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What Are the Different Types of SWOT Analysis Tools?

SWOT stands for strengths, weaknesses, opportunities, and threats.
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  • Written By: Osmand Vitez
  • Edited By: PJP Schroeder
  • Last Modified Date: 17 June 2014
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SWOT stands for strengths, weaknesses, opportunities, and threats. Companies use SWOT analysis and SWOT analysis tools to analyze their situations. A few tools may be surveys, meetings, observations, and external reviews. The purpose of SWOT analysis is to define how well a company operates currently and where it can succeed in the future based on the variables in each area. SWOT analysis tools are not the same for each company or situation; owners and executives must look for the factors that are the most important during each analysis.

Surveys may be necessary to help a company defines its strengths and weaknesses. Owners and executives, for example, may send out a survey to each operational manager. The survey contains questions that allow each individual to answer honestly and provide a truthful look at the company’s operations. SWOT analysis tools can also use surveys to answer questions relating to opportunities or threats. Having information from multiple parties can help a company’s executive management team make the proper decisions regarding alternate business activities.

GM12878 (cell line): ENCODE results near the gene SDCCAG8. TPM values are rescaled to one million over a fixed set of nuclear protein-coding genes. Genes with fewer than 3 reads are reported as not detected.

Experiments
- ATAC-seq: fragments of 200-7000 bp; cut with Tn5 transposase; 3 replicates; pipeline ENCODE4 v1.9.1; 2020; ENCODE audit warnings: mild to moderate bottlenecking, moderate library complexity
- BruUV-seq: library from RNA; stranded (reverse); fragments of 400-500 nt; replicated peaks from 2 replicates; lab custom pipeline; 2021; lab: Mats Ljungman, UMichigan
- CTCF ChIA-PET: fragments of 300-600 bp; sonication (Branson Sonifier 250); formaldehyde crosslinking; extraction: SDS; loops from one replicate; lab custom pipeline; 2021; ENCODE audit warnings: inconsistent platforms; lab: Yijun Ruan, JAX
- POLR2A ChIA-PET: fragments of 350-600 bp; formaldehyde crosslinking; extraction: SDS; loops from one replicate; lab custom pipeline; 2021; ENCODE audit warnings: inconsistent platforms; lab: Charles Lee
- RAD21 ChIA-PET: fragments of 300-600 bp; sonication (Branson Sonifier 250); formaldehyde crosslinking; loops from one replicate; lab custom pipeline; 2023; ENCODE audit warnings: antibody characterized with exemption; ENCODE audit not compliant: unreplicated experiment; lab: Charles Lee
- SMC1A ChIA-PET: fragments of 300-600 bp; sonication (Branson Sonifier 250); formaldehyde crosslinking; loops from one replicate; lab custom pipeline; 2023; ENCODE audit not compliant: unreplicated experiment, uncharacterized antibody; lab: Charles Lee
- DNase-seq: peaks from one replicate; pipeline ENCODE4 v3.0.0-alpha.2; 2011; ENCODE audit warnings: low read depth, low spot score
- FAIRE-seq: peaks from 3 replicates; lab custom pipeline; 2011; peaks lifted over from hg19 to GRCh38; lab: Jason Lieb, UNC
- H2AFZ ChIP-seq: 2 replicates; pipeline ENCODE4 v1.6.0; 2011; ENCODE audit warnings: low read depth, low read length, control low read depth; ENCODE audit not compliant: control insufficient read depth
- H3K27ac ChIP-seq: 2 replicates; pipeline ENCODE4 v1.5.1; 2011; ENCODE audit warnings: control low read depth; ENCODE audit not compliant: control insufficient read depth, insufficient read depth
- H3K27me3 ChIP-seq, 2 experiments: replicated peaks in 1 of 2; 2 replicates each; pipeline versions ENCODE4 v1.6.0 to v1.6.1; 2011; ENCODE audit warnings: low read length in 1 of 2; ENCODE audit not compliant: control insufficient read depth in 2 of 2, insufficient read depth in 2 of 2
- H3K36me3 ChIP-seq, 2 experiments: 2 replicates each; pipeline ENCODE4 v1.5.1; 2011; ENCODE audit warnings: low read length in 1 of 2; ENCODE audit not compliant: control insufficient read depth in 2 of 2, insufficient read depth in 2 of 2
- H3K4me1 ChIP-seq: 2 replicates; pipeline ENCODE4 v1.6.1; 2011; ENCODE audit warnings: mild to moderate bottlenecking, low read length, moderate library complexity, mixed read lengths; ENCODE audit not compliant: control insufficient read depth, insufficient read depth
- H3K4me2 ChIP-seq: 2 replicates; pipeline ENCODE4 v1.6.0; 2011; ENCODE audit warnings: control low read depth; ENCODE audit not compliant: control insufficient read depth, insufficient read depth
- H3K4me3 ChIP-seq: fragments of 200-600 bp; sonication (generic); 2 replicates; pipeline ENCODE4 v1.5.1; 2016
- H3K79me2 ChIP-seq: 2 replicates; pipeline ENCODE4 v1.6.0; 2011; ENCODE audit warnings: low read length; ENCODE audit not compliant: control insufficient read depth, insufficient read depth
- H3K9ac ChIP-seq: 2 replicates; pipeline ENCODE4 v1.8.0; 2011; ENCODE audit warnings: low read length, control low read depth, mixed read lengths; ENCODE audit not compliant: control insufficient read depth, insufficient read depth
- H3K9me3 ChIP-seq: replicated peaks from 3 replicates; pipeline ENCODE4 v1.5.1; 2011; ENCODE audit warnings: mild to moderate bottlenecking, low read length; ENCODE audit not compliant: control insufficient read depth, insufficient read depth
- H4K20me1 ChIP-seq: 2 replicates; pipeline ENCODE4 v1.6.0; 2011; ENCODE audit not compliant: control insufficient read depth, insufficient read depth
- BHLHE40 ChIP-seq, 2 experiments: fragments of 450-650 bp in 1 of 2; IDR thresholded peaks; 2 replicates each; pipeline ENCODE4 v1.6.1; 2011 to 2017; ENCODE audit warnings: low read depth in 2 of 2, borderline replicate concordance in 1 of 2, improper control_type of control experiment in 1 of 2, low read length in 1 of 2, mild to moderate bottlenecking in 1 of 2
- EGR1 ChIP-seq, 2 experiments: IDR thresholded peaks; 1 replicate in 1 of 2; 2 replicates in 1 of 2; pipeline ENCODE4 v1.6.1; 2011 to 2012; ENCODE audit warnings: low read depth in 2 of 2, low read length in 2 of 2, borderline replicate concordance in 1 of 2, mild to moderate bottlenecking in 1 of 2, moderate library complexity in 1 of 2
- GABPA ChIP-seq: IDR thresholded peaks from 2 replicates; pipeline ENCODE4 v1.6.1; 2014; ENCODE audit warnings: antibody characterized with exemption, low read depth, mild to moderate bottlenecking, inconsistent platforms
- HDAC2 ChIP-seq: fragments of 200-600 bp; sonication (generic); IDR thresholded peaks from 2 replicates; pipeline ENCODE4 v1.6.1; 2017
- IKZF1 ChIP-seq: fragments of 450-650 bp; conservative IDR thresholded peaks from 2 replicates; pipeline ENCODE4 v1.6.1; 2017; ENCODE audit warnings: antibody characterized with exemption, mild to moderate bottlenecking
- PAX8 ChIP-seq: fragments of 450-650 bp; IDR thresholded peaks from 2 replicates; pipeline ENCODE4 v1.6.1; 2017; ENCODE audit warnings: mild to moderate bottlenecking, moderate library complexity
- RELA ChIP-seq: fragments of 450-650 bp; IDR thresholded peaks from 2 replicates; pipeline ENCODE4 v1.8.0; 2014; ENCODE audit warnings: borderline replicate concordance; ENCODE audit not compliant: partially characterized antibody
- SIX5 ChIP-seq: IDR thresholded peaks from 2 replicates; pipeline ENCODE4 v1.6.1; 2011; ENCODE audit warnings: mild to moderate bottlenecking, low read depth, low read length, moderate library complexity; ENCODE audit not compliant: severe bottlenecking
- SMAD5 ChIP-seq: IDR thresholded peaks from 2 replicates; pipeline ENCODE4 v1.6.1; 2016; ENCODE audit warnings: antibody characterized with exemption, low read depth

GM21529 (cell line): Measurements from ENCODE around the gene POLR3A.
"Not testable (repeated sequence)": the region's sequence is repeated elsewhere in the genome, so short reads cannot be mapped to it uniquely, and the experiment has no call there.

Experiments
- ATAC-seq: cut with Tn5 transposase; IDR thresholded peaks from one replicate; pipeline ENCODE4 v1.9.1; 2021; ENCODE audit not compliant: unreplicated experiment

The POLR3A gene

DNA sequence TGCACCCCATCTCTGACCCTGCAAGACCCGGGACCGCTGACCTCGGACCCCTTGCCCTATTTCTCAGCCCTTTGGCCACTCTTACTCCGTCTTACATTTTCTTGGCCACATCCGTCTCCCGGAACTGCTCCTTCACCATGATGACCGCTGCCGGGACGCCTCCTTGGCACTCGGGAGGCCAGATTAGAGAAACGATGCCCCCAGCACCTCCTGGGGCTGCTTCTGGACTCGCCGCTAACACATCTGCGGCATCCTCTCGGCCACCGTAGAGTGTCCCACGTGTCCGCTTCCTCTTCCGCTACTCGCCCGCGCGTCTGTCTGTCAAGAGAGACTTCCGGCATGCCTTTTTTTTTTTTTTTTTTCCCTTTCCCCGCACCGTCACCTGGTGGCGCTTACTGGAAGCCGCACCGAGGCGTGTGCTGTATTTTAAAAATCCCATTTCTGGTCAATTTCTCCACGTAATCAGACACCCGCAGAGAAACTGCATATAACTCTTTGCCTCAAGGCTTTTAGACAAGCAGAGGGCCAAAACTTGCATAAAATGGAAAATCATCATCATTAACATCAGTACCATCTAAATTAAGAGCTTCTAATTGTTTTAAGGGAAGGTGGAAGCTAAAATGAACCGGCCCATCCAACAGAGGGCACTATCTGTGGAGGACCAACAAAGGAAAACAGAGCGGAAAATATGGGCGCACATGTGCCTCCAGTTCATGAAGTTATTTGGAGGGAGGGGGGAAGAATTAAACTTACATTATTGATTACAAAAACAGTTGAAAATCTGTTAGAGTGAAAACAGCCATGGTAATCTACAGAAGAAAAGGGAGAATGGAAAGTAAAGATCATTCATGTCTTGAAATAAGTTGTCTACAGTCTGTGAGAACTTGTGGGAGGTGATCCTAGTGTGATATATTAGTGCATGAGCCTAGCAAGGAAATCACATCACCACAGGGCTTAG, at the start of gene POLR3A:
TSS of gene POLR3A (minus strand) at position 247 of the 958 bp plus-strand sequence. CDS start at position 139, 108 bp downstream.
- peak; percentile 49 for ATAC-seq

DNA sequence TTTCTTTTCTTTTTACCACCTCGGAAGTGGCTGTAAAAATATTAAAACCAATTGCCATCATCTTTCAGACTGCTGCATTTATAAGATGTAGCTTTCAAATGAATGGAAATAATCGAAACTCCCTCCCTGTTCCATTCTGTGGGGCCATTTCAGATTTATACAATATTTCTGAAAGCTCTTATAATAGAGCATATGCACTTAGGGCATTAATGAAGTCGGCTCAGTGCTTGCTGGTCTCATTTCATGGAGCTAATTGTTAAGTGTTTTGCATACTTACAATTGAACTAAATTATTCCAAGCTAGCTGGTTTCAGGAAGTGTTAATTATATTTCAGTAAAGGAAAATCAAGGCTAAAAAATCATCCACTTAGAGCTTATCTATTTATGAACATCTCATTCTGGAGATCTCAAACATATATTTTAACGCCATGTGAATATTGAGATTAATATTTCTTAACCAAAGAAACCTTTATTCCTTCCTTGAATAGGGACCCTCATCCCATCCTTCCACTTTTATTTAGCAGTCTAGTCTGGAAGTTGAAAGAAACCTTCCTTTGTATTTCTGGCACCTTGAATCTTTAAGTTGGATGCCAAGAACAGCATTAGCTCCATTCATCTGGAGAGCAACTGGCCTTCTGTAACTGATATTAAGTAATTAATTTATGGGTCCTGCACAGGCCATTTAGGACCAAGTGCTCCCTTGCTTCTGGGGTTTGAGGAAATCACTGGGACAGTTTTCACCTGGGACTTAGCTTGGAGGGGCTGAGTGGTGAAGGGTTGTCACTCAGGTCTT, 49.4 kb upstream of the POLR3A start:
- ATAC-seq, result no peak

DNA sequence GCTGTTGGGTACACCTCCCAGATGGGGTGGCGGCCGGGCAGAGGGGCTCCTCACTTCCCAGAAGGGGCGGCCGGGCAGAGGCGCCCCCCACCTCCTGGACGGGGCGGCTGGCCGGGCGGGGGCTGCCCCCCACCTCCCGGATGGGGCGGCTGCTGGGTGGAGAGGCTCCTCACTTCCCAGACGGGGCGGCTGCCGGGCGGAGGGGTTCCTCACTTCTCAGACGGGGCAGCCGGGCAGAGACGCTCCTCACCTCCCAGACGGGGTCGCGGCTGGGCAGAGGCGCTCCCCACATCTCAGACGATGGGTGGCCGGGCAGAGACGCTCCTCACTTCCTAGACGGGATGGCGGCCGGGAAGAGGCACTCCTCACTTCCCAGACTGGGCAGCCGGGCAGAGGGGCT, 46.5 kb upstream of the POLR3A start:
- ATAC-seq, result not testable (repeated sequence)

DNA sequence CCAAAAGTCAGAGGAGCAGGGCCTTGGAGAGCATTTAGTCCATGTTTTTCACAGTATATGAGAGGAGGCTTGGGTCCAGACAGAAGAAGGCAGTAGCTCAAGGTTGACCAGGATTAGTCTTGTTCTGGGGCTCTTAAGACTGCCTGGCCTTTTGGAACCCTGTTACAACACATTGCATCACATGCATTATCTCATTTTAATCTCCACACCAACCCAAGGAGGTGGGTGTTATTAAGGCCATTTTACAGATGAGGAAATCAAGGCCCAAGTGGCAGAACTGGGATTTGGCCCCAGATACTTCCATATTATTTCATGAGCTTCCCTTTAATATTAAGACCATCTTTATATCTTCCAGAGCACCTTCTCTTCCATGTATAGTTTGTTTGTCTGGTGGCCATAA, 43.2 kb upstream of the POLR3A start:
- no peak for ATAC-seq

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Meetings and focus groups represent other options for SWOT analysis tools. A significant drawback to surveys can be the lack of interaction between the participants and those reviewing the answers. Meetings and focus groups help overcome this drawback as owners and executives can ask questions and seek feedback from participants. Face-to-face interaction may also present more input for how a company can turn weaknesses into strengths in terms of SWOT analysis. Other information can also come from these meetings, making them valuable.

Observations may be the most powerful of all the SWOT analysis tools. Owners and executives can gain firsthand knowledge on the internal workings of the business. Using observations can remove all subjectivity and fluff from a company’s SWOT analysis process. For example, lower-level operational managers may attempt to downplay the negative aspects in their departments. This weakens the overall process, however, as poor information can lead to bad decisions from the upper management team.

External reviews or insight is often necessary for a company to complete its SWOT analysis. Consultants or other outside professionals can provide important, detailed information for SWOT analysis. These individuals may have insight or recommendations for a company regarding external economic factors. For example, sometimes threats can be uncovered by external insight. Knowing how a competitor can alter the market can change a company’s SWOT analysis.

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